“Us” attacks social issues

Kate Erikson

Jordan Peele’s new thriller does more than just scare audience

After his phenomenal directorial debut with the film “Get Out,” Jordan Peele left fans hungry for another horror masterpiece.

The horror genre is known for being whitewashed, filled with cheap scares and lacking in plot. Peele challenges all of these stereotypes by creating two plot driven horror masterpieces that tell the stories of black characters.

In late March, Peele’s second horror film, “Us,” released in theaters. The film follows the life of Adelaide Wilson along with her husband Gabe and two children, Zora and Jason.

Taking place in Adelaide’s hometown, Santa Cruz, California, the film has a light and seemingly relaxed setting. The Wilson family travels to Santa Cruz so they can have a relaxing summer beach vacation, however, Adelaide seems increasingly uncomfortable. She is haunted by her traumatic past and she feels as if her it may repeat itself.

Adelaide’s worst fears become reality when her son tells his parents that “there is a family in our driveway.”  Each member of the family is dressed in a red jumpsuit with gold scissors in hand. When their masks come off, and the Wilson’s realize that the family mirrors them.

As the plot progresses, the family learns that the similarities are not limited to appearance, which makes their survival increasingly difficult.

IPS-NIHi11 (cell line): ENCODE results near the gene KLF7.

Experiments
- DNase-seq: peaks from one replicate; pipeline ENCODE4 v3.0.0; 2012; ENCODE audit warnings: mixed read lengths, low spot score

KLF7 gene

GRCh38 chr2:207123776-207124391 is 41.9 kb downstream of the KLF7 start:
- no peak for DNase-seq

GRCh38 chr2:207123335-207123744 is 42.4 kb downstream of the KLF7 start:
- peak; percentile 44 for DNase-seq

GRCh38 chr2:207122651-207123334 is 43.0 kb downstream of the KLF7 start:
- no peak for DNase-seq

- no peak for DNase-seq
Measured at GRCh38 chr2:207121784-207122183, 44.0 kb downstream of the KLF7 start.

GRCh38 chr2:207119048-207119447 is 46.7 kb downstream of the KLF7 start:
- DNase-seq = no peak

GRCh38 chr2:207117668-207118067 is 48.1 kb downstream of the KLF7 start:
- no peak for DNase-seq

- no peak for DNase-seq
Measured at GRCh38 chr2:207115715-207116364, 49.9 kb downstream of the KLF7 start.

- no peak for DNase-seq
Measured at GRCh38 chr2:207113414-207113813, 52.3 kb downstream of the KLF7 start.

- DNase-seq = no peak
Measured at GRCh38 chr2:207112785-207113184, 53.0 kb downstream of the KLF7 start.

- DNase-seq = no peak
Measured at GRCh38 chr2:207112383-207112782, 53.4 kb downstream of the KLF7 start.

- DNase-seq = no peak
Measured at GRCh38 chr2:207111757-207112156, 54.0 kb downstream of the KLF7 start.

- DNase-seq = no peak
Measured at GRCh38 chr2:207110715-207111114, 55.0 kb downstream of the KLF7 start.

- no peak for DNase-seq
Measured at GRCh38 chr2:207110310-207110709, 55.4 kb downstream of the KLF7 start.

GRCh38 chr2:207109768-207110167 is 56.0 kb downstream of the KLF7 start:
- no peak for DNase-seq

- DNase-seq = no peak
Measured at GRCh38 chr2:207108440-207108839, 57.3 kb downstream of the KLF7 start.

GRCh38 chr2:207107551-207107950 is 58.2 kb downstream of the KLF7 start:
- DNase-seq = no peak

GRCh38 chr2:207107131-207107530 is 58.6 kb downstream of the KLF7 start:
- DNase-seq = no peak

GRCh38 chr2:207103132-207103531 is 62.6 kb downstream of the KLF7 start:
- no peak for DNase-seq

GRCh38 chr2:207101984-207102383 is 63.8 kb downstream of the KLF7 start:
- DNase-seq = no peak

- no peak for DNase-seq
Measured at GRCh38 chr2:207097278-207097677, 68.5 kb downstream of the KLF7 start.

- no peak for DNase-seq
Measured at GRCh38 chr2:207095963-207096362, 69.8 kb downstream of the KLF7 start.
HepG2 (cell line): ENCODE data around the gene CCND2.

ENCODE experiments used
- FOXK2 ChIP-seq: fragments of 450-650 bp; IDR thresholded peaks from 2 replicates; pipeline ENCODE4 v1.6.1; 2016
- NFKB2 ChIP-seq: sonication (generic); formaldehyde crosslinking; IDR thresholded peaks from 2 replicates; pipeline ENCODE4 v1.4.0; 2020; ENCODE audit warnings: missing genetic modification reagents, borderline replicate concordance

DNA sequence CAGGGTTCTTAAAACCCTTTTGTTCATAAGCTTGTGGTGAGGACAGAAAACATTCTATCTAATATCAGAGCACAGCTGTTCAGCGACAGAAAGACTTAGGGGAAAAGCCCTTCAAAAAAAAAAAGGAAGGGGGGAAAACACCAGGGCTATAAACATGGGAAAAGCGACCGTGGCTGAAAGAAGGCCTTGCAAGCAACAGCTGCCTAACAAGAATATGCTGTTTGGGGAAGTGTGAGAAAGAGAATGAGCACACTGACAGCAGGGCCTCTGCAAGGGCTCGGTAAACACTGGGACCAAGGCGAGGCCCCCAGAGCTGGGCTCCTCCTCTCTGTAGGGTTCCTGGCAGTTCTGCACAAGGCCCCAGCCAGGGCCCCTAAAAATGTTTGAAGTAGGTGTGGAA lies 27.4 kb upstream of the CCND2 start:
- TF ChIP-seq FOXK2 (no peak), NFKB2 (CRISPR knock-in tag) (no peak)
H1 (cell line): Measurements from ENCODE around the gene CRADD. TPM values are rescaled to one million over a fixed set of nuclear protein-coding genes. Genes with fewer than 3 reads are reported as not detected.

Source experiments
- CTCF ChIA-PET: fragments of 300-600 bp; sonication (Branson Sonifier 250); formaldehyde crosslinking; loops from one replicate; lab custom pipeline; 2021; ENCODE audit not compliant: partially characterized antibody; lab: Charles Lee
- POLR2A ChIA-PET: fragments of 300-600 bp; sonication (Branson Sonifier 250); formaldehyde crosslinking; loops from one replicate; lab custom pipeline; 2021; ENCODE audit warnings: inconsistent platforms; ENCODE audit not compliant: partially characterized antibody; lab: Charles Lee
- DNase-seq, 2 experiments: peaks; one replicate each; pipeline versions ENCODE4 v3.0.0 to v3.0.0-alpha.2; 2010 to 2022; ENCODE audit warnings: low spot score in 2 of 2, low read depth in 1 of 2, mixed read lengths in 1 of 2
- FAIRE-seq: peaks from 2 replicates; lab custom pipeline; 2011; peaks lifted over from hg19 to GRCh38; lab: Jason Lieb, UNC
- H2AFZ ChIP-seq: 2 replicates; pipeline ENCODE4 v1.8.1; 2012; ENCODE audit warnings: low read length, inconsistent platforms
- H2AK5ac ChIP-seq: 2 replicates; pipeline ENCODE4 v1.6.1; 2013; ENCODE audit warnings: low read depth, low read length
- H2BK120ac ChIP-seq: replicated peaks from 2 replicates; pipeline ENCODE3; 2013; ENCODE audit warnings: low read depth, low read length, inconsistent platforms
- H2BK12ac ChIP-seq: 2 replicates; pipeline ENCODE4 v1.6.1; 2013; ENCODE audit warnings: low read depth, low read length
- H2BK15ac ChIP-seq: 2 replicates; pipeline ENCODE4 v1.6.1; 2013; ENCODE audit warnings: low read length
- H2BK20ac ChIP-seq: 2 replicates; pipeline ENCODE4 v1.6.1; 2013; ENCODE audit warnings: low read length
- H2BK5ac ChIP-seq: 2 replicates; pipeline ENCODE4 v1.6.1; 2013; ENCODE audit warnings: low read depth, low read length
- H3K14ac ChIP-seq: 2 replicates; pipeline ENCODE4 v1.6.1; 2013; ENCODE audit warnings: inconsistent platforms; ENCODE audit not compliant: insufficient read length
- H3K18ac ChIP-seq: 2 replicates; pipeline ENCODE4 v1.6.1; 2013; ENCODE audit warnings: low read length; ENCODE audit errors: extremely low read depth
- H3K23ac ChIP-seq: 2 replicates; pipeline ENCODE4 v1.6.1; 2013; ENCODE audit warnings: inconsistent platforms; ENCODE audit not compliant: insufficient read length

“Us” is a story of survival, that not only follows the Wilson’s journey, but also unlock the origins of their look alikes.

Though the film is titled “Us,” but it can also be seen as “U.S.” as in United States.

“Otherness” is a term that is used in social sciences which refers to the way people tend to view others that are dissimilar to them by completely separating themselves from them. By doing this, they turn a person to an “it” rather than a “them,” because they cannot relate to the person due to their similarities.

“Us” tackles this issue that is often overlooked in the media. Peele does a beautiful job of portraying otherness through the tethered in the most eerie way possible.

The United States consists of many different types of people, there are layers of economic and social classes that make up this country. Amongst these layers are people who are just trying to survive and others who are thriving at the top.

Peele forces us to look at our own lives and reevaluate how we treat those who are different than us. In one scene, Jason and Pluto sit in a closet across from one another. The two boys make identical hand motions and at this moment Jason realizes that in a way, he is Pluto.

The tethered are not meant to be evil, they are just the people from down below that are finally getting a chance to breathe. How do we unintentionally oppress those under us? Are these people we are oppressing just like us but with different circumstances? These are the questions Peele wants us to ponder.

Although “Get Out” was a stronger film, “Us” was just as well written and kept the audience on their toes.

Peele has accomplished his goal of creating a horror film which features black actors and consists of a beautiful storyline that leaves viewers not only with nightmares, but also pondering how they view others.

The film has so much to unpack and is worth at least two viewings to understand the complex plot and storyline.

It will be interesting to see what else Peele creates for his eager and growing fanbase; at only 40 years old, he has quite a bit of time to create more stories that redefine how the film world sees horror.